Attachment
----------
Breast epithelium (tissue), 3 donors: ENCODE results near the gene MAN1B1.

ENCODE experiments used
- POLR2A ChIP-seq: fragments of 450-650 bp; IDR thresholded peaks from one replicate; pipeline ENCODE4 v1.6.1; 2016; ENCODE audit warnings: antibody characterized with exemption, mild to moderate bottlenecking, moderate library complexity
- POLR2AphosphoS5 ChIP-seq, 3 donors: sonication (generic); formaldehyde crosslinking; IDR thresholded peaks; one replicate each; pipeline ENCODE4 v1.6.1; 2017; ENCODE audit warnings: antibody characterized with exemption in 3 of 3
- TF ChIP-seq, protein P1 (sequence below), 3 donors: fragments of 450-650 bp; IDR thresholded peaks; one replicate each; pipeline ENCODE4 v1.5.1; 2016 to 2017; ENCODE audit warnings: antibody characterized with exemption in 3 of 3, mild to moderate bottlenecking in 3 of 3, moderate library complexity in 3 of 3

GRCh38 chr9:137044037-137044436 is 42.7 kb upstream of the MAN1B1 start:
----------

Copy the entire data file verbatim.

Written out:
Breast epithelium (tissue), 3 donors: ENCODE results near the gene MAN1B1.

ENCODE experiments used
- POLR2A ChIP-seq: fragments of 450-650 bp; IDR thresholded peaks from one replicate; pipeline ENCODE4 v1.6.1; 2016; ENCODE audit warnings: antibody characterized with exemption, mild to moderate bottlenecking, moderate library complexity
- POLR2AphosphoS5 ChIP-seq, 3 donors: sonication (generic); formaldehyde crosslinking; IDR thresholded peaks; one replicate each; pipeline ENCODE4 v1.6.1; 2017; ENCODE audit warnings: antibody characterized with exemption in 3 of 3
- TF ChIP-seq, protein P1 (sequence below), 3 donors: fragments of 450-650 bp; IDR thresholded peaks; one replicate each; pipeline ENCODE4 v1.5.1; 2016 to 2017; ENCODE audit warnings: antibody characterized with exemption in 3 of 3, mild to moderate bottlenecking in 3 of 3, moderate library complexity in 3 of 3

GRCh38 chr9:137044037-137044436 is 42.7 kb upstream of the MAN1B1 start: